But, you can live well. By that I mean comfortably, probably without lowering your lifestyle standards one bit, except for those items that are completely out of your control. For example, something that you may have thought was indispensable up north, but is simply not available in Belize. Or, maybe something that you used a lot of up north, but the cost is simply prohibitive down here, such as A/C for most of us. Of course, there are those well-heeled folks who just must have all the creature comforts and they're willing to pay for it. That's the exception to the rule.
The monthly cost of living here in Belize is not the easiest thing to nail down since it's so very subjective. But, I can tell you, more or less with ballpark numbers, what it costs us to live here.
All costs mentioned are in Belize dollars. Remember $1.00 US = $2.00 BZD.
Butane - Also known as cooking gas, costs about $120 to fill a hundred pound tank, and that lasts us about four or five months. We use gas for on-demand hot water, cooking, and will soon have it for drying clothes. We're going to buy a gas dryer. However, we hang clothes out to dry at every opportunity. Clothes smell better and it's free.
Cable TV - If it's available where you are (we can't get it), I think is about $100 per month, and all the bootleg movies you can handle. Mexican novellas are not to be missed - Like our soaps, but with more emoting.
Electricity or Current - We average around $200 a month for electricity. We have no A/C, but we do have five ceiling fans in our Menonnite house, and we will have eight ceiling fans in our new expanded pool house that will be our primary residence. We also have a 2Hp pool pump that we run 2-hours a day every day.
Eating Out - We eat out three to five times a week, lunches or suppers at several joints around town
Food - We shop for groceries roughly 3-4 times a week and spend around $150 each time. We shop anywhere from one to six, or even seven grocery stores, virtually each time we go grocery shopping. We also shop the central market, a couple of vegetable stands, Frank's Meats, the odd fish vendors and a roadside BBQ stand or two. Not to mention the odd truck that sells canned goods and other supplies out of their truck, or special orders like a group purchase of Caves Branch Cheeses. You get used to it. I can't even imagine shopping at Safeway or something. One store for everything? How utterly boring.
We even have a couple of guys who come by our house every so often, selling fresh fish, pork, and sometimes, as fundraisers for school functions, or some family member's medical expenses, complete BBQ chicken dinners. That's all door-to-door!
Gasoline - Petrol runs about $150 a tankful. That can vary some depending on if I use bucket gas or the Uno station. If Uno's prices get higher, I will definitely use my bucket gas dealer. That's an individual choice for sure. Some people swear by them, others think they're a rip-off.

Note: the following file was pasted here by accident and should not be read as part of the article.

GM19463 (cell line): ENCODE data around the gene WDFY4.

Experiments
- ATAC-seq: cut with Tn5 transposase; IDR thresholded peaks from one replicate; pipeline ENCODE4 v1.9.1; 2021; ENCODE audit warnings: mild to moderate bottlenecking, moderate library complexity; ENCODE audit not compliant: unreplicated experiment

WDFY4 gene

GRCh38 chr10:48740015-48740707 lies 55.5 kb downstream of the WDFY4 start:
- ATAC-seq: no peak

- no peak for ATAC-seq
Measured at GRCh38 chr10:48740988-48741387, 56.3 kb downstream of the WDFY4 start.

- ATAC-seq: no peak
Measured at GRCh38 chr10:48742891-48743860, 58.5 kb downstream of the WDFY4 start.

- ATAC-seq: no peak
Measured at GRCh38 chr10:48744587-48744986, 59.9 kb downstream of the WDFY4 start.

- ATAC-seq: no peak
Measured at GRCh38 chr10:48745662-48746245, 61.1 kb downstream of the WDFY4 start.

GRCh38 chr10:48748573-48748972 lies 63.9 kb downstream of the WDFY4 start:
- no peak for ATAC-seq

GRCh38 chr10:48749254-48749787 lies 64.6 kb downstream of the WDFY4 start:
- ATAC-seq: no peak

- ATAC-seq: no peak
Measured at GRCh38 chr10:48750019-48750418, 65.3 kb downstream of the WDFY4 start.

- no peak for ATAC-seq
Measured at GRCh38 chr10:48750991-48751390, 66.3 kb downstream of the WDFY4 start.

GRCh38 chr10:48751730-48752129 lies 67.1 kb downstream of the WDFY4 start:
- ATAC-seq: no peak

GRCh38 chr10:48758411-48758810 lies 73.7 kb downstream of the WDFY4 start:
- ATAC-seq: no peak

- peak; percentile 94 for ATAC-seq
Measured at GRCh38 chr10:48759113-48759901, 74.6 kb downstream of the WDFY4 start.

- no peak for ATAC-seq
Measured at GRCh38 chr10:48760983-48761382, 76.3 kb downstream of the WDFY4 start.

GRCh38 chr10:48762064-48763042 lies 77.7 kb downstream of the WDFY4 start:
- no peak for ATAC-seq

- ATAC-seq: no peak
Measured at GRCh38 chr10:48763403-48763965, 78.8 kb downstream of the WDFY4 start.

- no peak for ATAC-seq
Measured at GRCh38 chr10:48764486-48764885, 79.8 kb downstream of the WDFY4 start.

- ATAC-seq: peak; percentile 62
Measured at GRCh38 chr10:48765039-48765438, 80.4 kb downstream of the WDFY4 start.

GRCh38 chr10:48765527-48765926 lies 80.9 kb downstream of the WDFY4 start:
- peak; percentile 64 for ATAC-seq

Help - We have a gardener/caretaker twice a week for about $100, and a housekeeper/cleaning lady once a week for $40.
Insurance - Auto insurance and licensing, I'm guessing runs us $500 for a year. We just keep liability on the vehicle.
Internet - Depends on what's available to you. For us, our choices right now are Satellite - roughly $200 a month plus the cost to purchase ($2000+) your dish and modem or renting it; MiFi - Faster than satellite, but oversold and overused. It's sold by the Gigabyte. 15 Gb goes for $110. There's a couple of other wireless services available for around $100 per month.
Service on all seems to be spotty and variable. Cable, if it's available where you live (we don't have access to it - yet) runs around $100. DSL - if it's available, I think runs around $100 or so. I don't know if good ol' dial-up is even available anymore.
And High-Speed Internet. Ha, ha, ha... Oh, let me catch my breath here. No. No matter what, at best, is only available via cable, and then... Well, you pays your money, and you... You know the rest.
Medical expenses, I'm guessing we spend about $250 a month on prescriptions, our doctor visits cost about $15 for the consultation. That could be cheaper if we went to the hospital for everything, but having a private doctor Is nice.
Post Office box - Costs $40 per year.
Rent - We don't pay any rent, and have no mortgage.
Taxes - Our property taxes have been running us about $400 a year, with us living in Corozal. Our neighbors, Denis and Vivien, live across the street from us in Ranchito, and pay $10. Go figure. Our property taxes will be going up somewhat because of the new construction.
We don't work and therefore earn no money in-country, so none of our income is taxed here. Regardless of what rumor you may hear and/or believe, if you're U.S. citizens, you still have to file your income tax each year unless you're one of those lucky folks who are exempt from that drudgery.
Water for us is no cost. We have a well. So, any water costs are buried in the electric bill for the current (electricity) it takes to run our well pump.
Like I said, these costs are all ballpark. By that I mean, something like 'Individual results may vary.' I think that's pretty much everything. Hope this helps. If I missed something or you have more questions, ask away.